Give Trees a Chance
Richmond Hill, ON
Your donation to this project will be matched 3:1 by Small Change Fund, EcoSpark and The Friends of the Greenbelt Foundation!
The goal of our project is to have 100 trees planted by 100 classes who have had a chance to reflect and think about the issues that humankind faces today while deepening their connection to our friends in local First Nations, Métis and Inuit Communities.
What is the problem?
Our school lies at the edge of the Greenbelt and therefore is affected by high traffic and dense urban populations. Not only would the project contribute to the Greenbelt movement, but would also deter noise and create a greener space with shade. We hope that birdlife will return to the area and that natural habitats begin to emerge. This area will honour the reconciliation we seek with our friends of First Nations, Métis and Inuit Communities.
How will you solve it?
Planting an abundance of trees around the periphery of the school, mainly near the pond and local stream area at the far east end of the school grounds.
We will be working with individuals/groups from First Nations, Métis and Inuit Communities who have already been giving workshops for teachers and students over the past 7 years at our school. We now want to deepen our relationship. In some ways, planting trees represents the birth and nurturing of new life together.
The proposed project is called “Give Trees A Chance’ (to the tune of John Lennon’s ‘Give Peace a Chance’). Teachers and their classes would be invited to plant trees around the periphery of the school. Each class would ‘make a wish’ or a statement about or for the environment that would be engraved on a pewter plaque inside our school.
We have been working on integrating First Nations, Métis and Inuit perspectives across the curriculum and hold a number of workshops at various times of the year, but especially during Earth Week, around social issues and environmental issues affecting the First Nations communities as well as learning about their perspectives in relation to the environment. Speakers from these communities have provided workshops for teachers as well as for students. Part of our initiatives is also to develop a deeper understanding of the history of the First Nations communities and begin to take action to develop partnerships and more meaningful and enduring relationships with each other.
As part of the tree planting initiative, we would like to have an outdoor ceremony with a local First Nations community to provide an opening and share the day with us. The trees would be planted in their honour symbolizing renewal, reconciliation, and the birth of positive relationships now and for the future.
We cultivate and nurture the earth as it nurtures us, thus nurturing each other’s wellbeing and inner peace.
We will need at least 100 trees, possibly more, to fully complete this project and to allow an opportunity for most classes to take part. We want to make sure that we use trees that are large enough that they would not be destroyed by lawnmowers or grass trimmers. We have been in touch with an organization, that had organized tree planting for YRDSB school groups on the Oak Ridges Moraine last year. If the weather is warm enough, we hope to roll out our project during the month of May or early June 2016.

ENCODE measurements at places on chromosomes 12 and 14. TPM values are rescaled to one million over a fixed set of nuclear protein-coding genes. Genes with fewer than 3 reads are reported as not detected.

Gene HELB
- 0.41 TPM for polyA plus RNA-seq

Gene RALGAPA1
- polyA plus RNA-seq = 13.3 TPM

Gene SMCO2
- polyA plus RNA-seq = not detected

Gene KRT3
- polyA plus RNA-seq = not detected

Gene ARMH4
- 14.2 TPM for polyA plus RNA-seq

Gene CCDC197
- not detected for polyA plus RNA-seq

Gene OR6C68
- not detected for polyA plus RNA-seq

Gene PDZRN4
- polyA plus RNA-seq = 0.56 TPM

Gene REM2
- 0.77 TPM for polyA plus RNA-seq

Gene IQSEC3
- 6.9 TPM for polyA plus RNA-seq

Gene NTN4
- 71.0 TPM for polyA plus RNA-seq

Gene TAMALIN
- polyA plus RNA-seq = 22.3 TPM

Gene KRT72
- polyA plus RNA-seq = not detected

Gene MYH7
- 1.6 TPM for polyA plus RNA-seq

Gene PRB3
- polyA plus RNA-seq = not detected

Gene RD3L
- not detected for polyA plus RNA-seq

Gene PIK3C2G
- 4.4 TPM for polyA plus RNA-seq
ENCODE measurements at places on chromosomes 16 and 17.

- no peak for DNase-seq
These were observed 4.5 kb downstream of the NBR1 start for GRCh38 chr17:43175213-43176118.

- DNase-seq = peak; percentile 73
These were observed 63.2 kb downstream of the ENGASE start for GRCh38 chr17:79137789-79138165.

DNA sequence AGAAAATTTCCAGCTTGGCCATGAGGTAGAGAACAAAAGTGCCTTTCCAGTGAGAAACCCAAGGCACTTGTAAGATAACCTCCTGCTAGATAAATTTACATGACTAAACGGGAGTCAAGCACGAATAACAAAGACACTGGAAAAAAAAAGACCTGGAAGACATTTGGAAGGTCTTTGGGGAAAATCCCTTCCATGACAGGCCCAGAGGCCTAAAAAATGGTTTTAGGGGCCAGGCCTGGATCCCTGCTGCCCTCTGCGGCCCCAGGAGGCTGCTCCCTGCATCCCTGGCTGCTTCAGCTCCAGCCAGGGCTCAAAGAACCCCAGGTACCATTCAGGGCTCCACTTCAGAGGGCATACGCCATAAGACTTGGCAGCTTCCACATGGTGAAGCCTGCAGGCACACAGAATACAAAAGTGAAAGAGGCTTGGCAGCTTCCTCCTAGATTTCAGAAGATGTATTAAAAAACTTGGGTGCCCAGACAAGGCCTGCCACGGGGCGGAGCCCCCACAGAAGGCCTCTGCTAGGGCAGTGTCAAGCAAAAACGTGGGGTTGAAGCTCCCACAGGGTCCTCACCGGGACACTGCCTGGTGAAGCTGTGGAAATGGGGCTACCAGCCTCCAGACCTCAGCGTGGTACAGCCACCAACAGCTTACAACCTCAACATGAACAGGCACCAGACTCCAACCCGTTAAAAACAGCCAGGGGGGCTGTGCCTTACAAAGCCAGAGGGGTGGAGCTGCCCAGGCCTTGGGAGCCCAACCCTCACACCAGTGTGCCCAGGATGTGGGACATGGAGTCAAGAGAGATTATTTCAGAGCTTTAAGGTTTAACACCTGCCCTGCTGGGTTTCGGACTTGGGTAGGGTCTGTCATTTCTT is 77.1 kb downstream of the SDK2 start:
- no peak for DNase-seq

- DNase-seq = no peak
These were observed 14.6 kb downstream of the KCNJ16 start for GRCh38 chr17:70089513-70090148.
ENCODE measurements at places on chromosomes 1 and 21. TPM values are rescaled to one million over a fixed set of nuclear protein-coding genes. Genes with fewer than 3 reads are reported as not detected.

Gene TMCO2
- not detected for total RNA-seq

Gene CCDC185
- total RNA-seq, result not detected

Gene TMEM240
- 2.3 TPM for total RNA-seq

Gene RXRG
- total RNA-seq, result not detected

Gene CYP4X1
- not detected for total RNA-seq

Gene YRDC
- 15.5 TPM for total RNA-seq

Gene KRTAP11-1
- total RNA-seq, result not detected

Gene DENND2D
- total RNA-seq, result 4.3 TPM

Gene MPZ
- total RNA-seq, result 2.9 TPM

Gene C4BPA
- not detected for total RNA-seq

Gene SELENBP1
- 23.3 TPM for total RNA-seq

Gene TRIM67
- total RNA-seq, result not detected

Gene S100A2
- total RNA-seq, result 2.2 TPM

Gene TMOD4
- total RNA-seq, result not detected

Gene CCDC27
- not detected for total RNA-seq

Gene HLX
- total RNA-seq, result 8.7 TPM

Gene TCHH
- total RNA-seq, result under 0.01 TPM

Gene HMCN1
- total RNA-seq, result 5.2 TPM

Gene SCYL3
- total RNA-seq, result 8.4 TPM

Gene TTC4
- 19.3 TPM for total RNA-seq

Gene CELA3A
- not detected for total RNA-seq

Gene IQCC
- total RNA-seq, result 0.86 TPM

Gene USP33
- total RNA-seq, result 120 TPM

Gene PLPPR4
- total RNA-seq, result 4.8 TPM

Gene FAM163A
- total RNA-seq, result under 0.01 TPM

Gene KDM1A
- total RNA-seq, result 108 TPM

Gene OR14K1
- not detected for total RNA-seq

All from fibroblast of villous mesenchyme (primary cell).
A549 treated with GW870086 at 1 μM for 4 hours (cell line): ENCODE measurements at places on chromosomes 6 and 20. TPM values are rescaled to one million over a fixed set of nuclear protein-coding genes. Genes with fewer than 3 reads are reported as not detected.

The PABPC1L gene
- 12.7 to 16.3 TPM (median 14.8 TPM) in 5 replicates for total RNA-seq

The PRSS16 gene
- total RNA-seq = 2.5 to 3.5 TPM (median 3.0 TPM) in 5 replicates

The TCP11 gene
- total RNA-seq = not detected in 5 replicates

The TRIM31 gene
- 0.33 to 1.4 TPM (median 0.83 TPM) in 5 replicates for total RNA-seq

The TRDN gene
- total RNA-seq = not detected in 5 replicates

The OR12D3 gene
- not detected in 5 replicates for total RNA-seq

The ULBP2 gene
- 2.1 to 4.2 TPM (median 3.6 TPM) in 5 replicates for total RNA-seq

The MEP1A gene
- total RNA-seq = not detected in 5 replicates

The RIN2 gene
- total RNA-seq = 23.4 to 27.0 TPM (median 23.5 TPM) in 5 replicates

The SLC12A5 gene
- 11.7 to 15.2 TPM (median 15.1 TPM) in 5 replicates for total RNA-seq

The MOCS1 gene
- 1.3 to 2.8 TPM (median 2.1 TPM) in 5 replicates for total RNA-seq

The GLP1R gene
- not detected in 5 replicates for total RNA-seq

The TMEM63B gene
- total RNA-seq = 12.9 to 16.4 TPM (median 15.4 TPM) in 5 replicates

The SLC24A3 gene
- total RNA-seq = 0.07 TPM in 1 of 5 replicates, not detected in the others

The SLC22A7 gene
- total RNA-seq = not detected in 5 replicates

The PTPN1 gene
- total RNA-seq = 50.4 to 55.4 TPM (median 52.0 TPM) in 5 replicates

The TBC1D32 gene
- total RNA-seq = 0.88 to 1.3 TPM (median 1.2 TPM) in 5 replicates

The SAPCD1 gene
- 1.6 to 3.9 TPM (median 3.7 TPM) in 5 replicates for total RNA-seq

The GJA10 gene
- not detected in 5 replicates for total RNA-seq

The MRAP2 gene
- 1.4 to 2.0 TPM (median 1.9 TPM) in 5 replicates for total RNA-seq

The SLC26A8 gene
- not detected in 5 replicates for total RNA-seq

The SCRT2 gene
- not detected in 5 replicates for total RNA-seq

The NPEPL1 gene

‘Give Trees A Chance’ really means let’s give each other a chance – to establish new roots as well as re-discover the older ones and to grow together in all our diversity. Maybe then, with our friends of First Nations, Métis and Inuit communities, we will find ways to give ‘peace’ a chance.
- $250 – Learning proper tree planting techniques
- $500 – Shipping for trees
- $250 – Equipment for tree planting
Why Give Trees a Chance?
We are greening the Greenbelt that surrounds the GTA to protect, conserve and enhance the environment. We are involving the entire school community including all staff, students, parents and local community partners which allows a network of dialogue helping us to increase awareness.
We are also integrating First Nations, Métis and Inuit perspectives across the curriculum to help teachers engage students in deconstructing bias to deepen their understanding of stereotypes and various forms of discrimination experienced by Indigenous peoples of Canada. This project relates to social justice and economic fairness as students explore the very rich and diverse histories of aboriginal peoples and their communities and understand the challenges that they encounter and the losses that they have had to endure.
The project allows teachers to become agents of change with their students for greater empathy and both social and environmental justice across our diverse communities. It allows us to honour individual and collective identities as well as embrace the ideas, talents and contributions of aboriginal peoples that we share with each other.